Remember the scene in Office Space when Peter, Michael, and Samir accidentally steal $300,000? They realize they can’t give it back without admitting they stole it in the first place, so they think the only way out is to keep the cash and launder the funds. But three law abiding guys don’t really know how to launder money,, so they try looking up “money laundering” in the dictionary, hoping for a clue of how to do it.
They don’t find an answer and give up on the idea. Bu then again, the dictionary doesn’t exactly give you a step by step guide and those were the days before the prevalence of internet. If the guys had had Google, they may have had better luck.
Today if you Google money laundering you might come across Global Witnesses new handout An Idiots Guide to Money Laundering. It’s a satirical, yet accurate, illustration of how the average person might launder illicit funds.
Here are the highlights:
Step 1. Register your company in a place that keeps the names of people who own it and run it secret.
Step 2. Make sure you look legit by having some of your companies in above-board sounding places.
Step 3. Give yourself some extra protection by finding some other people to be owners and directors of your company.
Step 4. Open your company direct with the corporate registry—they don’t do any checks on you!
Step 5. Open a bank account in the name of your company and get spending!
You might think to yourself “registering a company is hard work. It probably takes a lot of paper work.” But actually you’d be wrong. Registering a company offshore is pretty easy. Just ask Jason Sharman, he’s a professor of political science, who used a small budget and Google to set up shell companies and open anonymous bank accounts in 22 countries – including tax havens and respectable OECD members. Or you can ask Jess. She’s a former intern at Public Citizen who set up a shell corporation in Panama in this video.
There are obviously a lot of problems with this, but let’s focus on the tact we started with: the average-cubicle-working-white-collar-guys from Office Space. If these guys have access to this system, so does everyone else. And if everyone else does, so do the people who we really would rather not.
In part in response to effective anti-terrorism operations, terrorism has become highly decentralized in the last ten years. In fact, many of the world’s recent terror attacks, including the 2004 train bombings inMadrid and the July 2005 attacks inLondon, were carried out by local al-Qaida branches, with no proven links—financial or otherwise—to bin Laden’s inner circle. Security Affairs has called the decentralized nature of modern terrorist attacks an “enormous challenge.”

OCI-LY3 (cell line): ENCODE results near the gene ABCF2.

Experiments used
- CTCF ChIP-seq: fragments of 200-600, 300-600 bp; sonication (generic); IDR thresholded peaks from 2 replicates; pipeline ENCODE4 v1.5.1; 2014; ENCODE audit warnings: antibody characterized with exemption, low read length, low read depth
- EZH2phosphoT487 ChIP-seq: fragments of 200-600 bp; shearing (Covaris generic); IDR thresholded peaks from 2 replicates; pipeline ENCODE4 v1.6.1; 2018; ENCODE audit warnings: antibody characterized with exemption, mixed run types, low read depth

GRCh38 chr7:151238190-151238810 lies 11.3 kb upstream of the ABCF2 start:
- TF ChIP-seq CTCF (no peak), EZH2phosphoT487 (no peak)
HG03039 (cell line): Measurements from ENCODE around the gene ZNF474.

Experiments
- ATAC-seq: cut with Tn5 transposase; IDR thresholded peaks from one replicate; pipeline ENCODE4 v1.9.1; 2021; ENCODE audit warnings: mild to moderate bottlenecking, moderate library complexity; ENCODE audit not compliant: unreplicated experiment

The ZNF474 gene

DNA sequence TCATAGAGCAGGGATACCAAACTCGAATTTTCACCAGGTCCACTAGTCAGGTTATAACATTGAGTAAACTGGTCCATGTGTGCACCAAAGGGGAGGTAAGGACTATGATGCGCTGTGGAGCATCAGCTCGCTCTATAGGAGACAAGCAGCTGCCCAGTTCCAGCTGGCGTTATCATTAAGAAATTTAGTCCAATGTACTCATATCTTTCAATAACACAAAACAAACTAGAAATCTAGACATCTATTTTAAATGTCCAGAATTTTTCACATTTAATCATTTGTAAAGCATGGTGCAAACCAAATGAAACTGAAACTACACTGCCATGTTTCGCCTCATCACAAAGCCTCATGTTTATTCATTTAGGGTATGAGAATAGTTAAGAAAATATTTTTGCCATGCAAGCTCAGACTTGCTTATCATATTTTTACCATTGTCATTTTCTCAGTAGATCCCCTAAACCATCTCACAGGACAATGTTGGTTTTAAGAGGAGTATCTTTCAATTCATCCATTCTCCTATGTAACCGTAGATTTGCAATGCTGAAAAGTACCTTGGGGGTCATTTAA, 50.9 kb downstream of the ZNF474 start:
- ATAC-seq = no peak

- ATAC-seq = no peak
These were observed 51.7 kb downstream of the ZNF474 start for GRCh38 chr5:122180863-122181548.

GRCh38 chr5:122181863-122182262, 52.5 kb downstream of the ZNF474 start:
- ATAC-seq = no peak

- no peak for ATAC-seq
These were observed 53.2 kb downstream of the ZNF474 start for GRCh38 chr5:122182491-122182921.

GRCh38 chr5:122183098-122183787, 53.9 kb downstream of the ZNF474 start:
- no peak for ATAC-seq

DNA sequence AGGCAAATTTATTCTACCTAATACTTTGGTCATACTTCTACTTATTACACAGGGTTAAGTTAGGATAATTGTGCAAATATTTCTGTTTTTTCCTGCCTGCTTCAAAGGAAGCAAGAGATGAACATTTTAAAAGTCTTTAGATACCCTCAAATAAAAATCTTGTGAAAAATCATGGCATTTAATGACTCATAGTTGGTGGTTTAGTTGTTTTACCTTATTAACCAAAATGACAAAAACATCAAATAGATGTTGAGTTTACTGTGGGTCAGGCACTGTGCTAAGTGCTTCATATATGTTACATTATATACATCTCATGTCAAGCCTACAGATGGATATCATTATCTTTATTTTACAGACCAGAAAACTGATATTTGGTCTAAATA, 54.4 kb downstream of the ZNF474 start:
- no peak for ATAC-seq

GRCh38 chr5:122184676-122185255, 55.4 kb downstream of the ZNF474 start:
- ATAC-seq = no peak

So what does all this have to do with Office Space?
The problem is that one of our major counter-terrorism tools is tracing terrorist financing. But following the money isn’t just important for disrupting terrorist plots, although the 9/11 commission has called it “very effective.” Financing is essential to funding attacks and recruiting Jihadis. They must spend money on training and recruiting, particularly for new recruits and when specific operations require specialist skills—like piloting planes—training is particularly expensive. Terrorist cells spend significant sums on procuring reliable and secret channels of communication. Most importantly, they must spend money on disseminating their ideology, winning support, and creating social legitimacy. This comes in a variety of forms including propaganda, charitable activities, subsistence living costs for recruits and family members, and payments to terrorists’ surviving family members.
While improvements have been made in this realm, our international financial system is still disturbingly easy to exploit. With the advent of Google, the guys from Office Space could probably figure out how to launder their $300,000, so could you, and so could all the criminals. The thing is you’re not going to do it. Neither are the Office Space guys. But the criminals and those who seek harm to ordinary citizens? They will. Given the changing nature of terrorism and international crime, the security threat this flawed system poses to the innocent citizens of the world is unacceptable.
Disclaimer: Unless specifically stated to be the views of the Financial Transparency Coalition, the opinions expressed on this blog are solely the opinions of the individual blogger and are not necessarily those of the Financial Transparency Coalition.